JENNI MURRAY: For women on TV, it’s not what you say… it’s still how you look
- Evan Davis has admitted to feeling anxious about his appearance on TV
- Jenni Murray claims how women look can be more important than what they say
- She reflects on receiving abuse while presenting South Today in Southampton
I have so much sympathy for Evan Davis, the presenter of Radio 4’s PM programme, who’s revealed how unhappy he was when he was asked to replace Jeremy Paxman on Newsnight in 2014. Evan suffered from stage fright and was concerned his head looked too small on TV.
It’s unusual for a man to feel anxious about his appearance on screen. Believe me, I’ve known plenty who would breeze into make-up, dot a bit of powder on their noses and swan into the studio, confident that the way they looked mattered not one jot.
Women tend to fall very much into the Evan camp, knowing, without a doubt, that their hair, their clothes, their size, their make-up were far more important to their bosses and the audience than what they actually had to say.
Jenni Murray (pictured) claims women’s appearance is often more important to audiences and bosses than what they say
I used to be infuriated at having to spend so much more time in make-up than my male colleagues, when I would have preferred to be using that half-hour honing the quality of my script or preparing for my interviews. Even before social media, the audience never failed to make its views known.
In the 1980s, when I presented South Today in Southampton and worked through my first pregnancy, the abuse I received was horrible. It came through the post, of course, and consisted of ‘How dare you flaunt your revolting condition on my TV’, ‘Why are you working in that condition. Don’t you have a husband to keep you?’ and ‘Why are you taking a man’s job?’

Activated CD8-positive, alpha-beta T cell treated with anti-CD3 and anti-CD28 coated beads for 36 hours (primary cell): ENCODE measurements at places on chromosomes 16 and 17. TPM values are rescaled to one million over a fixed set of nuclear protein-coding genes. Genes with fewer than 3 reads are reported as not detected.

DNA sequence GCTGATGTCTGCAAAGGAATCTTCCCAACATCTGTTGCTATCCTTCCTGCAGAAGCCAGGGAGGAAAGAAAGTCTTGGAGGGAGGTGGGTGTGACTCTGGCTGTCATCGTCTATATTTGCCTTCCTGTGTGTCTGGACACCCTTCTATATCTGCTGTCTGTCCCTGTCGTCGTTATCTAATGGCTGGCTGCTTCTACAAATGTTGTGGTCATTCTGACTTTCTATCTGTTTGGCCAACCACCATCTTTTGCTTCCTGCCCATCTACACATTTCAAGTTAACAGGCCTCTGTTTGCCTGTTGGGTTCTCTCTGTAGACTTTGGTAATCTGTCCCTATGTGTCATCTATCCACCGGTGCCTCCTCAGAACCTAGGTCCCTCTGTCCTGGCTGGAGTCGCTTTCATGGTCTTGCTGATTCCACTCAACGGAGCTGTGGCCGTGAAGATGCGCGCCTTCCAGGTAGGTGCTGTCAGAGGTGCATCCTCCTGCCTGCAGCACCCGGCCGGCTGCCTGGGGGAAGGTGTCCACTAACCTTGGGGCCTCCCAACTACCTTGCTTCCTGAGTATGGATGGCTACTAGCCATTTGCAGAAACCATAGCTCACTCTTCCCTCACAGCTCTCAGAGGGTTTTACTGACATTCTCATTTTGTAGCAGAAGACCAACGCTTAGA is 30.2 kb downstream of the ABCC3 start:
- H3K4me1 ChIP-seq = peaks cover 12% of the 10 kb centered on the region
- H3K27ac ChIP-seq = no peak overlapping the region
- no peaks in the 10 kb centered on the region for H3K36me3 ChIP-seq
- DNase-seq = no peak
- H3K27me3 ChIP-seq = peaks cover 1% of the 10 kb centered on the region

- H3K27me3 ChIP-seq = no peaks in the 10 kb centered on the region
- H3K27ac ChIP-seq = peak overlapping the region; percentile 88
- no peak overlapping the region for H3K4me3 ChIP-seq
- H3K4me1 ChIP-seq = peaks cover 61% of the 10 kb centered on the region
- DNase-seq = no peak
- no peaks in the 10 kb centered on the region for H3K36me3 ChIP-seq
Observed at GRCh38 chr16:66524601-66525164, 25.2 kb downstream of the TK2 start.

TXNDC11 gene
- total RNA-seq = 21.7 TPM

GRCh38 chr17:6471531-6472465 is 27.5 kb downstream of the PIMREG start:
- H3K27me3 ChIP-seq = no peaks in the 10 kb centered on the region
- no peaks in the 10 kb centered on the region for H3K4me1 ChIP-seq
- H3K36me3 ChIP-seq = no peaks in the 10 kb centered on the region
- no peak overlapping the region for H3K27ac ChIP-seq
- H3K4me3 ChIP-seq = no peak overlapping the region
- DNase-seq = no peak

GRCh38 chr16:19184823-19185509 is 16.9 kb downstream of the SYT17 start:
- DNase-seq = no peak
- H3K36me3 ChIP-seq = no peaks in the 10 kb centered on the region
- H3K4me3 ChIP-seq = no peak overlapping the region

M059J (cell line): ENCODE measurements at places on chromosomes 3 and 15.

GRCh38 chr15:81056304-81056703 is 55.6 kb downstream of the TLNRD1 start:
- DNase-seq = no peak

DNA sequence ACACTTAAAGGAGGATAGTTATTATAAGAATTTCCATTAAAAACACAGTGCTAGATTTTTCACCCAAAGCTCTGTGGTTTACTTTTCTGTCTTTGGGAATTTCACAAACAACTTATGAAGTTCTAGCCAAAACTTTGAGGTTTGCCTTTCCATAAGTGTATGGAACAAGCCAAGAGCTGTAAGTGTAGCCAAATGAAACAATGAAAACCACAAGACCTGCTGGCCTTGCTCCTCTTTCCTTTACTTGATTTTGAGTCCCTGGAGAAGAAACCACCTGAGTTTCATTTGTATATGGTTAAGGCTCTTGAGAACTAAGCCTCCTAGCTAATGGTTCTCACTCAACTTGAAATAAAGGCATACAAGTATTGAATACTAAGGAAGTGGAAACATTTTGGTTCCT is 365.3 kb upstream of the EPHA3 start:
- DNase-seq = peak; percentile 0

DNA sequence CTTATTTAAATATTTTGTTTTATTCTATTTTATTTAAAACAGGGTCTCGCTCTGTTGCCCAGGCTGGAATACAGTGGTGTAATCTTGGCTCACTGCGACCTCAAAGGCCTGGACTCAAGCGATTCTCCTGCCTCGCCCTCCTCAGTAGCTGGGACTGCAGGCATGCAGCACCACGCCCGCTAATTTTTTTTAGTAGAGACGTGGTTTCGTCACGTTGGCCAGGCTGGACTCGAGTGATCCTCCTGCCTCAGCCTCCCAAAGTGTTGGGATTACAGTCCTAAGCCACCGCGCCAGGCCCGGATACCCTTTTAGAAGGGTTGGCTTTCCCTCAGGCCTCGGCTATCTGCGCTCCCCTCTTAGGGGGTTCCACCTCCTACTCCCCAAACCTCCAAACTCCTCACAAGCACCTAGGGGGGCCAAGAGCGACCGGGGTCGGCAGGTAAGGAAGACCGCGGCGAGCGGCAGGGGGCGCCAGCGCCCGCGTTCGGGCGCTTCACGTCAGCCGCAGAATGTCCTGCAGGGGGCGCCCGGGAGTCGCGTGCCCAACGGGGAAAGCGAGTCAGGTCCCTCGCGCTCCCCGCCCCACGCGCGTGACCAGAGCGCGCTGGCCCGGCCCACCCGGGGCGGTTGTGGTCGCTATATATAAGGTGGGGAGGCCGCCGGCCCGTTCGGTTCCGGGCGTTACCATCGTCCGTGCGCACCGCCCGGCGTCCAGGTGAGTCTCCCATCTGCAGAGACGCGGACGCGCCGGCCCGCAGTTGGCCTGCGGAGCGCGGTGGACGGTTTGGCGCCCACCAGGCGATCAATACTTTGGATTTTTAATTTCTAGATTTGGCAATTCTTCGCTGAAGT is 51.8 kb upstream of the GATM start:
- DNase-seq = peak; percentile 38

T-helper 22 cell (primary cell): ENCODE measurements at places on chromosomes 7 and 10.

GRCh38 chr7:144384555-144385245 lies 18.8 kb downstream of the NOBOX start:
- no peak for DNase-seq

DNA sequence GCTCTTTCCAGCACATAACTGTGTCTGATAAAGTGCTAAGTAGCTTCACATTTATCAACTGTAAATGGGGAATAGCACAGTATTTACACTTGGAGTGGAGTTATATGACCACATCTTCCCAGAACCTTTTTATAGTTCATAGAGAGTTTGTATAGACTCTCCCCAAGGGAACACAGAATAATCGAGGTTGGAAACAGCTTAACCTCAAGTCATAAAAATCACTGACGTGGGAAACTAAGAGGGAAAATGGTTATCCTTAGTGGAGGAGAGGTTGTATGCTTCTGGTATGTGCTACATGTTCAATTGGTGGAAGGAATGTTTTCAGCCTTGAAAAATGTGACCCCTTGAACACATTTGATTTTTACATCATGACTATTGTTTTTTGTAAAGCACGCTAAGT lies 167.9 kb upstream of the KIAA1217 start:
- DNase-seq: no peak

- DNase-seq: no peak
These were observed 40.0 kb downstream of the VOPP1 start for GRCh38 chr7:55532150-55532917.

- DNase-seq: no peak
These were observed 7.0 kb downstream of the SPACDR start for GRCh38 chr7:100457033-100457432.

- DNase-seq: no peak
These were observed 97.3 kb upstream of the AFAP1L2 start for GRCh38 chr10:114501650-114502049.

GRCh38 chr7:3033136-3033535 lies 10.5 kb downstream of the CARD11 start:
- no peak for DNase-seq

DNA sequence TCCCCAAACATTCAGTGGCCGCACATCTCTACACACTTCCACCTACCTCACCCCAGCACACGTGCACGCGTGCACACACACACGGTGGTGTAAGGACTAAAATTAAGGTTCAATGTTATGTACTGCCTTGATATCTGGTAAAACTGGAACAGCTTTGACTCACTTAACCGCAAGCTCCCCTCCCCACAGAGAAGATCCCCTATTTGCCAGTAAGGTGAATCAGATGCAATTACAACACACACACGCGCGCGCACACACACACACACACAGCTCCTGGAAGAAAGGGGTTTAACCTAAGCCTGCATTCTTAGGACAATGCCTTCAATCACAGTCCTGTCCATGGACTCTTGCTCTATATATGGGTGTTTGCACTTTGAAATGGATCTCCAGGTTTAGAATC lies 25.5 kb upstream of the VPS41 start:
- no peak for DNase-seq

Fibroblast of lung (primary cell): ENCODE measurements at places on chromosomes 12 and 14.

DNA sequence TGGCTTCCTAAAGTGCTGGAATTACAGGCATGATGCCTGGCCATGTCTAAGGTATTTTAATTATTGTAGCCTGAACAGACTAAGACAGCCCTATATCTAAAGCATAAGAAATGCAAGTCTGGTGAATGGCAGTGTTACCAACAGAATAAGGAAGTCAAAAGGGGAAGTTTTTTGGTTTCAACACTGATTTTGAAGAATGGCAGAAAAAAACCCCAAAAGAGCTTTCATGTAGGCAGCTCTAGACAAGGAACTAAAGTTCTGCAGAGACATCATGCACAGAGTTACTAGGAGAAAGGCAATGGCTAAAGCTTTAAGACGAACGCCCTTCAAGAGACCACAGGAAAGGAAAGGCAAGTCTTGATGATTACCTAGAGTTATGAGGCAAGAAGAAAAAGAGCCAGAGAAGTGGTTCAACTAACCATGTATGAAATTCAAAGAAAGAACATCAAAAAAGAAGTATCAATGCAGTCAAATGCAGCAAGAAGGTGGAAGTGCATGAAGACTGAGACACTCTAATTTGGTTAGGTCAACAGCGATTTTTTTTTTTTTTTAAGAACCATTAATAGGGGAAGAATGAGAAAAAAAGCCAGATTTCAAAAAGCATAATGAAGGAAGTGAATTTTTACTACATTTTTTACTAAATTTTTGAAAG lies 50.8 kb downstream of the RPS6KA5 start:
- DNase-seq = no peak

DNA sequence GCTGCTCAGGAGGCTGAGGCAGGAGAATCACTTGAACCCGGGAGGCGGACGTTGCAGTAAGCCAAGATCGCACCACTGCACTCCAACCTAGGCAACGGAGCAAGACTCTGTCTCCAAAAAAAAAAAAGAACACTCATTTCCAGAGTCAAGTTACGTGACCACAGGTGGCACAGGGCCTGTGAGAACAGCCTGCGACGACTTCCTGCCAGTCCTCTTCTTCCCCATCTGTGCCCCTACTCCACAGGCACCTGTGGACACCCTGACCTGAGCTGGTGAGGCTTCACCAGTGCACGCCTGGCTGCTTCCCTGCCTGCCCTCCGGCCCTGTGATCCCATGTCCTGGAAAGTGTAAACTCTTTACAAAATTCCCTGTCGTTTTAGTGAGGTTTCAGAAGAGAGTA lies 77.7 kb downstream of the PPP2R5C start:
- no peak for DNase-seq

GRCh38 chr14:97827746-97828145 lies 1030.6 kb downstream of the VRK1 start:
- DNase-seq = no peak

When, like Evan, I moved to Newsnight in 1983, I’m afraid it was my mother who was the chief culprit.
She would phone every night after the programme. I would ask her what she’d thought of the interview I’d done, say, with Norman Tebbit.
Her response, invariably, went along the lines of: ‘Oh, sorry, love, I didn’t really hear what you were saying, but you know that red top you were wearing? A bit too bright, I think. And do get your fringe cut. Your eyes are your best feature and we can’t see them if your hair’s too long.’
So, just as it has for Evan, going to radio made a huge difference. No one could see me. They had no choice but to listen to what I was saying. No time was wasted fussing about the size of our heads or the length of our hair.
Jenni said her mother would phone every night to comment on her appearance while on Newsnight. Pictured: Jenni on ITV’s Loose Women
I worry about the new fashion for radio to have pictures attached through the latest technology. Radio should be about sound. The audience should be making its own pictures in its head.
I can’t, though, go along with Evan and his declared tendency to be more likely to burst into tears than his interviewees.
Yes, there are so many times when you have someone in front of you who is relating a heartbreaking story. You’d be an unfeeling monster not to be moved by the girl abducted and forced into prostitution, or the woman dying of cancer after a series of failures to give her an accurate diagnosis.